This is why the analogy that people sometimes make between genocides—which are a 20th-cen- tury phenomenon—and massacres, which have been the standard fare of human history since time immemorial, is false. Read descriptions of massacres. Medieval chronicles are full of them. What you will almost universally discover is that your usual massacre is relatively short-lived. The city has been besieged for months, it finally falls, the conquering army enters, and then it does what conquering armies do: murders, rapes and loots. The murder, rape and looting goes on for three days, four days or five days – but, ultimately, there can be too much of a good thing. How many people are you going to torture, rape and murder before you are fed up? Eventually, after you are satiated, you will let whoever survives live. The idea of massacre is about immediate gratification. Once your feelings, your lusts are gratified, there is really no reason to continue—until next time, at least. The historically accepted way of making amends for having participated  in a massacre was to then make religious donations to the temple, church, or mosque. This implies the people making such donations felt some kind of moral unease.

I remember having a conversation last year in Kigali, Rwanda, with a gentleman who had just emerged from jail having been sentenced for thirteen years for participation in the genocide. Very sweet gentleman; we had a very nice talk over some beers. He was explaining to me—he had not read Mein Kampf—but he told me: “You know, you know how we call the Tutsis? We call them inyenzi, cockroaches. Do you think it is just by chance that his particular group gets called cockroaches? You know, in one newspaper there was a very good article I recommend you read. It says, ‘The way that the cockroach cannot give birth to a butterfly, an inyenzi will always remain an inyenzi.’ In court I was framed, I didn’t kill anybody - but you know they accuse us of being murderers. Mister, believe me, the people who did the work”— that is the term he used, l’travail, the work—“they worked hard. It is hard, physical labor. It was no fun at all, but somebody had to do it, because people have the right not to live with  cockroaches, inyenzi, in their homes.”

This was more or less the same language I heard in Bosnia from the perpetrators of the Bosnian genocide. It was described, in the starkest of details, in a book by Christopher Browning, the American historian  of the Shoah, called Ordinary Men. Brown tells the history of Reserve Police Battalion 101 from the city of Hamburg. The battalion, in the summer of 1942 around the small Polish town of Józefów, murdered some 25,000 Jews. The battalion was a reserve police battalion. This was not the Gestapo, this was not the SS nor was this even the Wehrmacht. It was middle-aged gentlemen, aged 45 and up, too old to be drafted, who were taken into the police battalion and sent to occupied Poland to do their police work, which, in this case, meant killing Jews. They came from all walks of life. They could have been teachers, clerks, engineers, bus-drivers or longshoremen, almost all of them married with children.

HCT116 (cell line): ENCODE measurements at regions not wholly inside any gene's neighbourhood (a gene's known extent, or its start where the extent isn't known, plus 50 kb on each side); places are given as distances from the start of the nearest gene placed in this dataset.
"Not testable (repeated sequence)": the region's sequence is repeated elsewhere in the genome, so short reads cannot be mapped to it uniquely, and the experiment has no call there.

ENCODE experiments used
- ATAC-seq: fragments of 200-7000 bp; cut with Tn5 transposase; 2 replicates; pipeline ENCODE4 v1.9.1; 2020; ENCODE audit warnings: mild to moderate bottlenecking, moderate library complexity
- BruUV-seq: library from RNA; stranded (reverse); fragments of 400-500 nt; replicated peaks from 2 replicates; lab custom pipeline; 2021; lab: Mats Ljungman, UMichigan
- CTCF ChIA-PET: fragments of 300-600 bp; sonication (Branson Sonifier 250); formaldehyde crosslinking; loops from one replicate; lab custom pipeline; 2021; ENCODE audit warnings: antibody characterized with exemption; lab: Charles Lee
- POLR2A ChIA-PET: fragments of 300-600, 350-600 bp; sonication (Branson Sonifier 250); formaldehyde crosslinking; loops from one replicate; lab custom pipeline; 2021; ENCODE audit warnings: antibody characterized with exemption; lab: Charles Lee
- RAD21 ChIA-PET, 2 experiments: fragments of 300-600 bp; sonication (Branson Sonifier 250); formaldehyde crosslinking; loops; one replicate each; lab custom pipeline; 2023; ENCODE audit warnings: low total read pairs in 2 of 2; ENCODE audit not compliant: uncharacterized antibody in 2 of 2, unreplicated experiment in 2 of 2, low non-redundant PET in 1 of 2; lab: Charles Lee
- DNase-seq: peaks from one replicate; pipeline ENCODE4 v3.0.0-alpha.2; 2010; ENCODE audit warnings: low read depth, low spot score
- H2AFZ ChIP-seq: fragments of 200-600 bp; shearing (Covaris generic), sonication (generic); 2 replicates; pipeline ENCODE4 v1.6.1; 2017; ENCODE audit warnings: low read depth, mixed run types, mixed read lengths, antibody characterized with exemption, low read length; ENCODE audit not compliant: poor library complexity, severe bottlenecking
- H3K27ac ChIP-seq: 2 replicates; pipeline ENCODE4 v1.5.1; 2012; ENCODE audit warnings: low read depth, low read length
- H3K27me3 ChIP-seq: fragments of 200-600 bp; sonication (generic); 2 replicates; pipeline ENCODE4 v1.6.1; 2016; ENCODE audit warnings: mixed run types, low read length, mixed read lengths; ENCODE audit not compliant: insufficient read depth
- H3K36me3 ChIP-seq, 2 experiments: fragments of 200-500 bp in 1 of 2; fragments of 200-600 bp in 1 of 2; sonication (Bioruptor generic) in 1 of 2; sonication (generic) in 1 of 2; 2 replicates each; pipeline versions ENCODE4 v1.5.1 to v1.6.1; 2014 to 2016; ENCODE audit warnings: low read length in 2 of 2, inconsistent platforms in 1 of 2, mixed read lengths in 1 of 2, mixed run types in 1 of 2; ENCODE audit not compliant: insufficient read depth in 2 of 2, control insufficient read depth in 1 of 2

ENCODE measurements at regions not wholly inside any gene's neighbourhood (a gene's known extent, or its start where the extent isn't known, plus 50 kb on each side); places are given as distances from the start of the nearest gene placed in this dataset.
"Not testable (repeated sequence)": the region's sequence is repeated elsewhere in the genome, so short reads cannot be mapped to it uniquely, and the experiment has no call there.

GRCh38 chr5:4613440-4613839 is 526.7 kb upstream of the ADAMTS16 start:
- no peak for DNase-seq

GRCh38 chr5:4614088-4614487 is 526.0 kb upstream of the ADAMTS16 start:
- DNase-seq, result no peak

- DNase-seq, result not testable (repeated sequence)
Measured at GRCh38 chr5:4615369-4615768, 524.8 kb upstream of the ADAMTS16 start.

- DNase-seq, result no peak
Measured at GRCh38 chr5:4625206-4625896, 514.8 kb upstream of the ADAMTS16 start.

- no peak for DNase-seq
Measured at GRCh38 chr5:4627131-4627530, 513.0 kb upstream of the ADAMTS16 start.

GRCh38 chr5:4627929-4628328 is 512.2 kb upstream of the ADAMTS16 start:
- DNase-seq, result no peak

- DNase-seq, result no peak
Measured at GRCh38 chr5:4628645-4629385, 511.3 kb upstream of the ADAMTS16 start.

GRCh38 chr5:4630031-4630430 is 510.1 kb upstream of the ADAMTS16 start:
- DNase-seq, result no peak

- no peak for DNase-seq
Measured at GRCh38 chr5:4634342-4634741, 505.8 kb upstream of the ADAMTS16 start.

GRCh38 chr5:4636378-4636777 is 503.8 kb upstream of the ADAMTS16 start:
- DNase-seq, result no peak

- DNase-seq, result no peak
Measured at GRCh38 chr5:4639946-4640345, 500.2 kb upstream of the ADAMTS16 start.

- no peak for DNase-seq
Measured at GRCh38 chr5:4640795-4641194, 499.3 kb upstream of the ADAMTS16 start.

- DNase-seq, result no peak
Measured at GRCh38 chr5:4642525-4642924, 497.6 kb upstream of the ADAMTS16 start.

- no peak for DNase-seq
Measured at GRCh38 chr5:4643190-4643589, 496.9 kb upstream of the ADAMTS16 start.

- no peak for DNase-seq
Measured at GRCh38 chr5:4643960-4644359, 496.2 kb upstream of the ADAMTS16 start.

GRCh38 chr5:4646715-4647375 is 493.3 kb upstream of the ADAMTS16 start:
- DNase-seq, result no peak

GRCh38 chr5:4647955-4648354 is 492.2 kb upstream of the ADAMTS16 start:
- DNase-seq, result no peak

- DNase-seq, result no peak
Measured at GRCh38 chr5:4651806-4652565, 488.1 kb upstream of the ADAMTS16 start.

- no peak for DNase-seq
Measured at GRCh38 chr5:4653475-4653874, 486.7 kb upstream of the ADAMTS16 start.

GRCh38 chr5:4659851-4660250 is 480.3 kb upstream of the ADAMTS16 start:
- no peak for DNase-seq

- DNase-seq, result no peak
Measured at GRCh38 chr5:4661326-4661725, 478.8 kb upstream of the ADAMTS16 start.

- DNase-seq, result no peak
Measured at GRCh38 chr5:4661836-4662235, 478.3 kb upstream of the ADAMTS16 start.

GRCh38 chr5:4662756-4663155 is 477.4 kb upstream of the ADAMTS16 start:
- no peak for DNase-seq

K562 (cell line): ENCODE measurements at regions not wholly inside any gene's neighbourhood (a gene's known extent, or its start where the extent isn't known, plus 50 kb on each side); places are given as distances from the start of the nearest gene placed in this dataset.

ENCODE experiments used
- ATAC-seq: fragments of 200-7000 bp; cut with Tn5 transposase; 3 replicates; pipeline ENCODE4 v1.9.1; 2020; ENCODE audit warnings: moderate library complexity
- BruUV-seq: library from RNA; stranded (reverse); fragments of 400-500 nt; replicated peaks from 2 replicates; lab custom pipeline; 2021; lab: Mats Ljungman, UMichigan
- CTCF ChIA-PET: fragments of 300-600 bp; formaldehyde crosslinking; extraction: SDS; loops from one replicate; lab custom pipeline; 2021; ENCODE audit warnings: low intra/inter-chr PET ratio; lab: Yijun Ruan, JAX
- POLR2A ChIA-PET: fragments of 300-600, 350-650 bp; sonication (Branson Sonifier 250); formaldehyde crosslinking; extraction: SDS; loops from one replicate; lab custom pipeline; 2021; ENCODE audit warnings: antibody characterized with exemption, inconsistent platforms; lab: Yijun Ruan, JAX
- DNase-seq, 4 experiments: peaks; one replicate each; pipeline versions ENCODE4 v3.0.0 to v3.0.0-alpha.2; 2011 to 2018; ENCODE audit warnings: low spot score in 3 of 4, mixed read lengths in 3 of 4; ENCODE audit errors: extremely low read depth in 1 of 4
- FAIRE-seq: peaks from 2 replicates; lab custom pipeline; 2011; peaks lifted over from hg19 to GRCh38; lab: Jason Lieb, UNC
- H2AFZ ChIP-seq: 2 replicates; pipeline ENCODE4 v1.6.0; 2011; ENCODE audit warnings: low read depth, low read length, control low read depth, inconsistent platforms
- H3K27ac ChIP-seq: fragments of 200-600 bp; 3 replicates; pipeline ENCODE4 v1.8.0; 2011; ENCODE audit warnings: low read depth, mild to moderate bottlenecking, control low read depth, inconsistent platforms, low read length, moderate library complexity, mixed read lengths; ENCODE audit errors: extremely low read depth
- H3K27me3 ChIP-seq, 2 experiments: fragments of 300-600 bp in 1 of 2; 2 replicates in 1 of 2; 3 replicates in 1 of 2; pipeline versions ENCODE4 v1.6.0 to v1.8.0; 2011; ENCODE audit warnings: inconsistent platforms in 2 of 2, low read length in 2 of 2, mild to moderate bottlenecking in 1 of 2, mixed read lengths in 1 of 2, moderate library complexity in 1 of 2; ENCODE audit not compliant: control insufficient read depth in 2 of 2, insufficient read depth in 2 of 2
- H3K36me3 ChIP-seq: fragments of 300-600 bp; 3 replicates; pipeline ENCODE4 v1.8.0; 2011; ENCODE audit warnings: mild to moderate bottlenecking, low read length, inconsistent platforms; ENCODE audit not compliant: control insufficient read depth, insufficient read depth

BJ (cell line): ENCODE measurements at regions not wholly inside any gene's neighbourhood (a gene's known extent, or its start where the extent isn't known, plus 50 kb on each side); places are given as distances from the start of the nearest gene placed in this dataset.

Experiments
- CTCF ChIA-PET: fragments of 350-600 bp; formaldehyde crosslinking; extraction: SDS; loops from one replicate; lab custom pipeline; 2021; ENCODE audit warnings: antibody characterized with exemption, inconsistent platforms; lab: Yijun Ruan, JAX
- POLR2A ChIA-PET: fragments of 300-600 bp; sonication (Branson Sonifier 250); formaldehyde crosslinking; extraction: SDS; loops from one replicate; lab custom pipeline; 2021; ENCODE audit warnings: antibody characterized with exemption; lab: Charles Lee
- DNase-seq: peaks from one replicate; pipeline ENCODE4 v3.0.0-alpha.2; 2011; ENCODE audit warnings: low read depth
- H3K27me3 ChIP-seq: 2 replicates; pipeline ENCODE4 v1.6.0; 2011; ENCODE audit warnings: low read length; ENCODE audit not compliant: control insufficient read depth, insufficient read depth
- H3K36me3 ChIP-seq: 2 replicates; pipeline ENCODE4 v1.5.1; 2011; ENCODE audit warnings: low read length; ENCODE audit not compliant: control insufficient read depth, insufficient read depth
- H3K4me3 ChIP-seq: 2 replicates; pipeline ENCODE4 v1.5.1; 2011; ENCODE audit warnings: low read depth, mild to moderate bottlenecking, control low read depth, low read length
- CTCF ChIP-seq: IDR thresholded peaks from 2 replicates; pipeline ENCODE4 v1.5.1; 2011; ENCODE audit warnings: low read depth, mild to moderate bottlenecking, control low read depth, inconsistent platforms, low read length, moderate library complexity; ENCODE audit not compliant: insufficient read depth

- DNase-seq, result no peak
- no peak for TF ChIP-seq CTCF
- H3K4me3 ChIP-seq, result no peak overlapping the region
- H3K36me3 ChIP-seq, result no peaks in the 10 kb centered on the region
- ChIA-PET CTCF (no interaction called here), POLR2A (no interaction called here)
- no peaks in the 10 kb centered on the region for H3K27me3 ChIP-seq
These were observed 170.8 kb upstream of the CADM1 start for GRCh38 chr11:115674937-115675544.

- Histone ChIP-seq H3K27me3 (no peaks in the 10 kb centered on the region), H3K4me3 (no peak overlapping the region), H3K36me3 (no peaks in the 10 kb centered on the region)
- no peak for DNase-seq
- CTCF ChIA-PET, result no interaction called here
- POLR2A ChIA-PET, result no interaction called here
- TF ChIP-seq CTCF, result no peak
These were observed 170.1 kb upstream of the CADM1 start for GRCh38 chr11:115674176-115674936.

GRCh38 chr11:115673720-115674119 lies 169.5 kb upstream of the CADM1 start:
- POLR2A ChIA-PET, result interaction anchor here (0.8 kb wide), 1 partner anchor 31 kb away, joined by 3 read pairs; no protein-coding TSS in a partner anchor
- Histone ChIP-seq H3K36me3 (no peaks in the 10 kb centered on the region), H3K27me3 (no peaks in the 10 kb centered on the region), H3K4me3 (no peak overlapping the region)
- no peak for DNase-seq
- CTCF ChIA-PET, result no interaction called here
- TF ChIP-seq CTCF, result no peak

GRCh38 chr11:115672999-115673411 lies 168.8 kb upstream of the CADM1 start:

The men of Reserve Police Battalion 101, when orders came that they were to execute the Jews, were given a choice by their commanders. They said,“If you don’t think you are up to it, you can say that you will not participate and you will be transferred  to another unit.” There was no penalty attached. Nobody went to jail  for refusing to murder people. The worst that would happen would be that you were transferred to another unit. These were not fanatics. These were not ideologues. These were you and I; these were ordinary men. There were a few cases of people refusing, but for the most part they did not want to let the others down. It was simply not decent, not fair, to let the others do the dirty work while you enjoyed a more privileged posting. Bottom line: these were moral people, who did what they did not because they lusted for murder, but because they felt solidarity with others. They did it for what they believed is a moral purpose: the betterment of humanity. The elimination of the Jews served to improve the lot of humanity.

They thought of themselves in heroic terms. In a famous speech given to the top SS leadership in the Polish occupied city of Poznań in 1943, Heinrich Himmler said, “We are all here because we have all participated in a glorious page of German history, which will never be written. It will never be written because we cannot expect lesser men to understand the nobility and the glory of the enterprise, but it is a noble and glorious enterprise.” This is just as the killers of the Tutsi in Rwanda believed they were par- ticipating in the glorious enterprise, even if they had no fun at all. And they had no fun at all. There was  the occasional cow you could loot, occasional woman you could rape or someone you didn’t like whom you could murder, but chopping people to death with machetes is very hard, physical labor. If you have to do it day-in and day-out, nine to five (it was very well organized), it is no  fun at all. You do it because you are a moral person, because you believe that somebody has to do the hard work for the greater common good. Ultimately, because you believe the government has the right to ask you which children in your classroom are Tutsi and which are Hutu.